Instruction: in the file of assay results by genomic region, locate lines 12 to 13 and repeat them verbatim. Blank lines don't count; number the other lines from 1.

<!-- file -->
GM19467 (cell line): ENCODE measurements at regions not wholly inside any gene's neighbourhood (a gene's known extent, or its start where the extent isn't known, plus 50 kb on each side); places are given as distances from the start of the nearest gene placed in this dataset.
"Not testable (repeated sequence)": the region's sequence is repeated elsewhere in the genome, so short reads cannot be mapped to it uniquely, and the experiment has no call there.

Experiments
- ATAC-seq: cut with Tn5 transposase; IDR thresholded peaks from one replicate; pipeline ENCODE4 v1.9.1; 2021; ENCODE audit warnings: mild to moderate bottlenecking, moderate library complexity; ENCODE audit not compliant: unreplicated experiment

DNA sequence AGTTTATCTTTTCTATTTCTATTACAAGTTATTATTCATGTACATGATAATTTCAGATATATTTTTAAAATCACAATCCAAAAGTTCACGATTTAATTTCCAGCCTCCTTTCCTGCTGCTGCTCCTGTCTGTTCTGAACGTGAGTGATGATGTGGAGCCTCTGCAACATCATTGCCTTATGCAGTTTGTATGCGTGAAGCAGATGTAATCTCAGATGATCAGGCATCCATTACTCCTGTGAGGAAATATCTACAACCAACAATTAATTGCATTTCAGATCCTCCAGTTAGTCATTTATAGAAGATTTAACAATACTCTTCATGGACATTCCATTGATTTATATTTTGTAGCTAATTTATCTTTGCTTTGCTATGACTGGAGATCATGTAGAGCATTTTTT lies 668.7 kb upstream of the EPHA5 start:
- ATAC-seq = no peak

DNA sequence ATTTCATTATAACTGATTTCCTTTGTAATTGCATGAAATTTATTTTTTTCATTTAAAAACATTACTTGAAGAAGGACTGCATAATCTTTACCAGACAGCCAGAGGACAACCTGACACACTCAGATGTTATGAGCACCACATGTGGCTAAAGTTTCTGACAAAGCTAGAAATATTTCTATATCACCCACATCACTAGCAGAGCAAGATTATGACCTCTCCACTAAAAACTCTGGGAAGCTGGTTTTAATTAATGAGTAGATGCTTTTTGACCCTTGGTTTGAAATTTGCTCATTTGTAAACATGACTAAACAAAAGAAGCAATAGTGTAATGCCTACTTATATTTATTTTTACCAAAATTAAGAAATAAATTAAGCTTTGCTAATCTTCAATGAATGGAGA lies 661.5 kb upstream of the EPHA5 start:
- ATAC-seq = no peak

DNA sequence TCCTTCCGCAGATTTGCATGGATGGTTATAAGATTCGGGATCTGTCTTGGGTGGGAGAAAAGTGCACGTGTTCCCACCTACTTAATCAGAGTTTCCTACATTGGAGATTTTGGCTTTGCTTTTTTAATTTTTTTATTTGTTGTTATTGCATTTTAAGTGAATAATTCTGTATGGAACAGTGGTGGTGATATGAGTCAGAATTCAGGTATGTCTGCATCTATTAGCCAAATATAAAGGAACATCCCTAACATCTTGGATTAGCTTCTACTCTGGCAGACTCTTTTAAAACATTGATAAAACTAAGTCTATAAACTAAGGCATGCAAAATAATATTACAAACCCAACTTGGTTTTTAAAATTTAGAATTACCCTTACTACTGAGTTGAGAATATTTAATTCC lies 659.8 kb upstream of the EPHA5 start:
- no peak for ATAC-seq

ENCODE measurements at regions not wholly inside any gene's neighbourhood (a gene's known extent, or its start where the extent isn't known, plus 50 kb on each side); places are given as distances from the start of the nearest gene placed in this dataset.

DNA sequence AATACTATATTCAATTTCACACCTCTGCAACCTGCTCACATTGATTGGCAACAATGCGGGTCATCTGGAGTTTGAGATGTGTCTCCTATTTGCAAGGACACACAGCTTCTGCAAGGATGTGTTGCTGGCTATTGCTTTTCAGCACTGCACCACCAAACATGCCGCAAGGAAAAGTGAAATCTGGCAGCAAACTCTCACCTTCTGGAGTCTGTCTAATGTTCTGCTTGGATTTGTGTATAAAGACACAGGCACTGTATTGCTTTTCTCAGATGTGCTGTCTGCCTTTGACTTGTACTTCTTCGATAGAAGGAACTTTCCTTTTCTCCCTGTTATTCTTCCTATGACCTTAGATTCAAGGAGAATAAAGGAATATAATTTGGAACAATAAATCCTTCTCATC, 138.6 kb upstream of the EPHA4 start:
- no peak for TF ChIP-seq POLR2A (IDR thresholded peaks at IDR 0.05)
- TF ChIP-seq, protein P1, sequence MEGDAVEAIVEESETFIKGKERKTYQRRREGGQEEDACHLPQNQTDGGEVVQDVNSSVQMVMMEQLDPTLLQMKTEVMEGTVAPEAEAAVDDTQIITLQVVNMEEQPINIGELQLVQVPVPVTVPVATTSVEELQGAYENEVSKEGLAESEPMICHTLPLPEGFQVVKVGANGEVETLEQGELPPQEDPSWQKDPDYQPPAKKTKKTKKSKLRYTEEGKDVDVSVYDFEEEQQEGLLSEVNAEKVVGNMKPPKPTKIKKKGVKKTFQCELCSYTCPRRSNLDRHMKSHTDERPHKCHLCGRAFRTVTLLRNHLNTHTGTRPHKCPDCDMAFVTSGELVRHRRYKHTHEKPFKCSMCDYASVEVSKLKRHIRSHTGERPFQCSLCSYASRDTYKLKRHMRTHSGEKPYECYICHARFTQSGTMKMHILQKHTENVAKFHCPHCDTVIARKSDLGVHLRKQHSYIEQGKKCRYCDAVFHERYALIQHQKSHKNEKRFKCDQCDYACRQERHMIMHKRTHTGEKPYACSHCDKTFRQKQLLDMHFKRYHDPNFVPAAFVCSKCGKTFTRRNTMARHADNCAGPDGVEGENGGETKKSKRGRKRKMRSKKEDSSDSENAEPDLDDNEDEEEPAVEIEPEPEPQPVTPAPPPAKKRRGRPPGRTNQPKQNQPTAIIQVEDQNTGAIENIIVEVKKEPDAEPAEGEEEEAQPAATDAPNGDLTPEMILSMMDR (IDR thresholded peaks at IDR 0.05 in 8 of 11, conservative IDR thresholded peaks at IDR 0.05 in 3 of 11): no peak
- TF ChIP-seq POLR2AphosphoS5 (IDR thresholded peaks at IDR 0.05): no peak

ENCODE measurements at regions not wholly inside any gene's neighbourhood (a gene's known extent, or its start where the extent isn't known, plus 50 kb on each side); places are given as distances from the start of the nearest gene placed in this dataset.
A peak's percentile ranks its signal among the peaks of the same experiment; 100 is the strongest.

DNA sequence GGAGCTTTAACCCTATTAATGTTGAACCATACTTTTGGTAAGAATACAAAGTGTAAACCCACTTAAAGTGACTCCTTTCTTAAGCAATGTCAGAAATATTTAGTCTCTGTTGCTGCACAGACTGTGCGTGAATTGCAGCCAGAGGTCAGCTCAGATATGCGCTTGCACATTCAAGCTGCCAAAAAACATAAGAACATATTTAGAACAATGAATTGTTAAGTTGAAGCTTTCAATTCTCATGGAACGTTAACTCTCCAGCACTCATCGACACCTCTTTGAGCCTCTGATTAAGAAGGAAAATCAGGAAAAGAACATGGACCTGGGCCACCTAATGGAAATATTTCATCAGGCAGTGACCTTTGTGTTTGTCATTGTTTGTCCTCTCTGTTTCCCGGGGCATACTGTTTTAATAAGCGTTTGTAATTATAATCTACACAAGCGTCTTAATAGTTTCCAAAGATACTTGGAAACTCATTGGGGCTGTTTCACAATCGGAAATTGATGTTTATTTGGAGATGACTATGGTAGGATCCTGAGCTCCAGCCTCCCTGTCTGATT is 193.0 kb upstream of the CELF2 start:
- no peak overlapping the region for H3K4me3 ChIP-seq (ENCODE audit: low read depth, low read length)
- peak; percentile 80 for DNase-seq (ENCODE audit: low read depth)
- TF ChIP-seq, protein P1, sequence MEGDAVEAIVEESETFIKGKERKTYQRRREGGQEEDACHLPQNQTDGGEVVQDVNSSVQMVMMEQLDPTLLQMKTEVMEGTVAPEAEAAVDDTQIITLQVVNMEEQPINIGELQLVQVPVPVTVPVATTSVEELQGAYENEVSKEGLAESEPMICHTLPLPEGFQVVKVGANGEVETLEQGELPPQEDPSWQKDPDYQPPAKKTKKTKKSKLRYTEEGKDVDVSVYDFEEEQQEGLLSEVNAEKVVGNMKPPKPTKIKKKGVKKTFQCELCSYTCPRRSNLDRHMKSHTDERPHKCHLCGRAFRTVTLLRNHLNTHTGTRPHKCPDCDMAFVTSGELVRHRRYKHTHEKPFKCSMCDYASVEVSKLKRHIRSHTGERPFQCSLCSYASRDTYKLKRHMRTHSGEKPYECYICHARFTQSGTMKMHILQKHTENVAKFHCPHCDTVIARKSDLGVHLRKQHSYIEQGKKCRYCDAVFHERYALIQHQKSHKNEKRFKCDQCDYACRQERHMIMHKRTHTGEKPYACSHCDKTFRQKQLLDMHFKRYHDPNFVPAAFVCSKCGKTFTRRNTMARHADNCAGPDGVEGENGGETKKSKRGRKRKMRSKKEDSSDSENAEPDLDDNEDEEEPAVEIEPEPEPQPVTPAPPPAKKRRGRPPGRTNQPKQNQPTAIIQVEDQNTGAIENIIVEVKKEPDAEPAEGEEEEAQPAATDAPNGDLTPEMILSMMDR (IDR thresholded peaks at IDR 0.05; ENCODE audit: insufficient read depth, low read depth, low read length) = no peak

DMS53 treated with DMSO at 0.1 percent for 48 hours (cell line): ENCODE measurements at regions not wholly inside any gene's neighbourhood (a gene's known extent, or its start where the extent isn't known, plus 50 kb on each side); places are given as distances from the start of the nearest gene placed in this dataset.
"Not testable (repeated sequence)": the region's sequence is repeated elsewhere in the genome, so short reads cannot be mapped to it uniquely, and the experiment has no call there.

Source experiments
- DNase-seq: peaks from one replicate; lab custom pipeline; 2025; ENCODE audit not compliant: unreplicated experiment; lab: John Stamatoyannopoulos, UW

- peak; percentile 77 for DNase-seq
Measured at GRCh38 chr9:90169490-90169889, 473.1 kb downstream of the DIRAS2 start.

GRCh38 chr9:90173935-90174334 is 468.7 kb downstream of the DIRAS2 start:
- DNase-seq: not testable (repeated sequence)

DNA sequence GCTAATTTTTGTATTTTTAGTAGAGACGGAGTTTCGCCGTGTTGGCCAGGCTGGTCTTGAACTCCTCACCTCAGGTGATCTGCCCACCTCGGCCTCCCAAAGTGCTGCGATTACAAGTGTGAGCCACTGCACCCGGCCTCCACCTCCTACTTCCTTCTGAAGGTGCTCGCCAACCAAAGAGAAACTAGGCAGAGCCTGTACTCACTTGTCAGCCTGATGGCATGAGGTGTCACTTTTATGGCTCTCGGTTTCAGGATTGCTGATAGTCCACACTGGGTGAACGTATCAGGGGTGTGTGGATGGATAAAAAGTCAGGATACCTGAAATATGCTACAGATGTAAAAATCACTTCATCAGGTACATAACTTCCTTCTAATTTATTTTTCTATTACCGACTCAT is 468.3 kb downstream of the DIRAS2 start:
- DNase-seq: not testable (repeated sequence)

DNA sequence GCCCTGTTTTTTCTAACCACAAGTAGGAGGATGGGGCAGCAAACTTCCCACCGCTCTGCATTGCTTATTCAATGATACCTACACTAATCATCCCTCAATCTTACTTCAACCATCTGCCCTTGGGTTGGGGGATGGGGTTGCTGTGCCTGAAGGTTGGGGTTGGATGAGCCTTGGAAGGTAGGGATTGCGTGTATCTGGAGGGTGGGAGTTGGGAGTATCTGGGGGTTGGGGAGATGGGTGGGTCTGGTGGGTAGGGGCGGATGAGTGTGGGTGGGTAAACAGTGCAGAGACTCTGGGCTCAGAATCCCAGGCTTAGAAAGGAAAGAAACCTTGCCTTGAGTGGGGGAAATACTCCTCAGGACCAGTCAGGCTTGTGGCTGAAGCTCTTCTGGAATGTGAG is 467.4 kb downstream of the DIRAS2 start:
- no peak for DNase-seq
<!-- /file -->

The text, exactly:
DNA sequence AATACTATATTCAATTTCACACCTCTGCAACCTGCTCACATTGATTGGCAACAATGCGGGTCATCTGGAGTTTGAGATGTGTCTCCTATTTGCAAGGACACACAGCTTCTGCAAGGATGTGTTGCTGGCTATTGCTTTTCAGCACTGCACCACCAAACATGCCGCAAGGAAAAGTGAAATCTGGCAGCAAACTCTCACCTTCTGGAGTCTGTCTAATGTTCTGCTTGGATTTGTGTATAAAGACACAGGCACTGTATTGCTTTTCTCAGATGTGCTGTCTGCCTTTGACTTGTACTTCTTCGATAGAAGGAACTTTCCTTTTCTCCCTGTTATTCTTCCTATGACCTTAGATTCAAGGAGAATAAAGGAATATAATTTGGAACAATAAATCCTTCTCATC, 138.6 kb upstream of the EPHA4 start:
- no peak for TF ChIP-seq POLR2A (IDR thresholded peaks at IDR 0.05)